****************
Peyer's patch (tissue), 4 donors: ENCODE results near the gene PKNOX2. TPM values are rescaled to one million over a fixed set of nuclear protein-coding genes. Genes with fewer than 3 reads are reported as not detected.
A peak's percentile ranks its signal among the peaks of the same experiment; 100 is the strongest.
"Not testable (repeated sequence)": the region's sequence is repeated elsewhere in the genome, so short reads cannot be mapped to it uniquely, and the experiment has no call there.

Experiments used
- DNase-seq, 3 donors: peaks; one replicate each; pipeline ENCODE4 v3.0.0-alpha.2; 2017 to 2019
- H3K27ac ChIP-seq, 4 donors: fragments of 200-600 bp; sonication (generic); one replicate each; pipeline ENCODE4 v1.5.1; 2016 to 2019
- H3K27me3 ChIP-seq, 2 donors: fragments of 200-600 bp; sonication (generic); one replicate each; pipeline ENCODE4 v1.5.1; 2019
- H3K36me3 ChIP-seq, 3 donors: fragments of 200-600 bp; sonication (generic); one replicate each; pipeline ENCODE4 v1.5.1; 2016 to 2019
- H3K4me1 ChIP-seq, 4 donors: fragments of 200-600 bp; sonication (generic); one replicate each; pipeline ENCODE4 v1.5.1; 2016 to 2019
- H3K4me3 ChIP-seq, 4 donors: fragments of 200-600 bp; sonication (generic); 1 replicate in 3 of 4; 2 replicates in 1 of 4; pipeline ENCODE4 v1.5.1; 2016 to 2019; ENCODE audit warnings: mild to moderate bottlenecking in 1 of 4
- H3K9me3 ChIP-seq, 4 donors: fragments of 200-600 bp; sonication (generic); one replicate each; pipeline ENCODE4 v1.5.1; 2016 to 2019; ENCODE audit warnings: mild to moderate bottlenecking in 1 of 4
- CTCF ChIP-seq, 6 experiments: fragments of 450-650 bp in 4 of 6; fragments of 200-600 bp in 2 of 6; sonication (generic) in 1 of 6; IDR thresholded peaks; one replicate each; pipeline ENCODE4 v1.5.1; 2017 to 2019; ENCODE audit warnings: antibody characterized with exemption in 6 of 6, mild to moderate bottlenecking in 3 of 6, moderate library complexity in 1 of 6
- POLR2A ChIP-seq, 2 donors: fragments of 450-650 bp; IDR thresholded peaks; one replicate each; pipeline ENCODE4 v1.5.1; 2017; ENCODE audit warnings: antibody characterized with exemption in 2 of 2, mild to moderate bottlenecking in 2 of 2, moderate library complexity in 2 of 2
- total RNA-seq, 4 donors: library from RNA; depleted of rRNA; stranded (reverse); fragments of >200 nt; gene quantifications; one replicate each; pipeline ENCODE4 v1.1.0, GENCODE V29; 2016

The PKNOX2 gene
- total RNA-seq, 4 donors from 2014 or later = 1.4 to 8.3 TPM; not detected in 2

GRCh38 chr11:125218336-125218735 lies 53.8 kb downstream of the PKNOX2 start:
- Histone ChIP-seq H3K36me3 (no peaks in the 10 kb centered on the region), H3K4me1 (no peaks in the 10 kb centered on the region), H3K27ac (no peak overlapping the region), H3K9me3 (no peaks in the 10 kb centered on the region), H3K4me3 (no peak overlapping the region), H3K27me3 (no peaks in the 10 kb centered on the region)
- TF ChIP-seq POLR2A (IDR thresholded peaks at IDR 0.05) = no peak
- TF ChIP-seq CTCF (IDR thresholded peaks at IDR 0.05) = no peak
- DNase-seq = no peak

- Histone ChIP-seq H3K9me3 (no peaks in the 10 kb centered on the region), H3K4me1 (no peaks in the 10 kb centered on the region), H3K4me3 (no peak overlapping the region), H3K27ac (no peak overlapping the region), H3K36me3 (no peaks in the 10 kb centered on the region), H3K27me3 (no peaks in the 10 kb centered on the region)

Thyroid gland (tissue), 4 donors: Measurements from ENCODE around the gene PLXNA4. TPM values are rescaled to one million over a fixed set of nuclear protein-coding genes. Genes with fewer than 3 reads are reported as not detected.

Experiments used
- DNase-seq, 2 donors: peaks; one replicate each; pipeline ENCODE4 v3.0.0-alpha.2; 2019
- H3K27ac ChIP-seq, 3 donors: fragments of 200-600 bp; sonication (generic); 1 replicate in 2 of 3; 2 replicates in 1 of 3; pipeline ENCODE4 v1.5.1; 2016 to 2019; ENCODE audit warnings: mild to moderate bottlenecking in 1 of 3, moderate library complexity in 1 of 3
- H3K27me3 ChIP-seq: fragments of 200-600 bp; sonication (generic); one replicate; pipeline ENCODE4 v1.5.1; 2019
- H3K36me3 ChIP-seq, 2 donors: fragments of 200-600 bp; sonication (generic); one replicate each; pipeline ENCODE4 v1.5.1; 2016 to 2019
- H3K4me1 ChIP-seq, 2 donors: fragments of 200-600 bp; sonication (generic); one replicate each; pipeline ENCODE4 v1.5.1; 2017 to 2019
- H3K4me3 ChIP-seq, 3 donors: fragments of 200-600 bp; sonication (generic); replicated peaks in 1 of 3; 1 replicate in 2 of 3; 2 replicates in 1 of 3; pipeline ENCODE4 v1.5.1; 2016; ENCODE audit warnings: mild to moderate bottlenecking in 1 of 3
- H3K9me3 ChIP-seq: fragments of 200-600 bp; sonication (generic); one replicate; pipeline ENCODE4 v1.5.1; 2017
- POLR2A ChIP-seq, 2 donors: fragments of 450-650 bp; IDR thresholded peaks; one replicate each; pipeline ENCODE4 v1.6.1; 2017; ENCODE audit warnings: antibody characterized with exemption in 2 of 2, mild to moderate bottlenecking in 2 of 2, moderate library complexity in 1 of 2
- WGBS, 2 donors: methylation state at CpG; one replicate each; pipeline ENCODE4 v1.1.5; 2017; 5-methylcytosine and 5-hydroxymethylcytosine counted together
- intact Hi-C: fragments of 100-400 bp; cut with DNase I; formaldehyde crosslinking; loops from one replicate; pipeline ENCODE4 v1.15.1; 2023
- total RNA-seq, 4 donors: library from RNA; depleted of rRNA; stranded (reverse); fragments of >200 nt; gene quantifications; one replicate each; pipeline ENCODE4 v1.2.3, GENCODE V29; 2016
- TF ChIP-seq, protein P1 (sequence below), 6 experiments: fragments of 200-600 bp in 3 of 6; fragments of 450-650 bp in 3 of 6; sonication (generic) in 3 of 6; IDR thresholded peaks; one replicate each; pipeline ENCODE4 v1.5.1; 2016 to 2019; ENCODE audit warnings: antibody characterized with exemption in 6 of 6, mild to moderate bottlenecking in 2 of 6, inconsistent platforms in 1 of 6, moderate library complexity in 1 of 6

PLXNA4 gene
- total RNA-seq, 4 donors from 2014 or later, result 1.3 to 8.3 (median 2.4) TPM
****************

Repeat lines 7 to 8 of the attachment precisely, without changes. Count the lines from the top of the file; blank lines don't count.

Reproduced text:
- H3K27me3 ChIP-seq, 2 donors: fragments of 200-600 bp; sonication (generic); one replicate each; pipeline ENCODE4 v1.5.1; 2019
- H3K36me3 ChIP-seq, 3 donors: fragments of 200-600 bp; sonication (generic); one replicate each; pipeline ENCODE4 v1.5.1; 2016 to 2019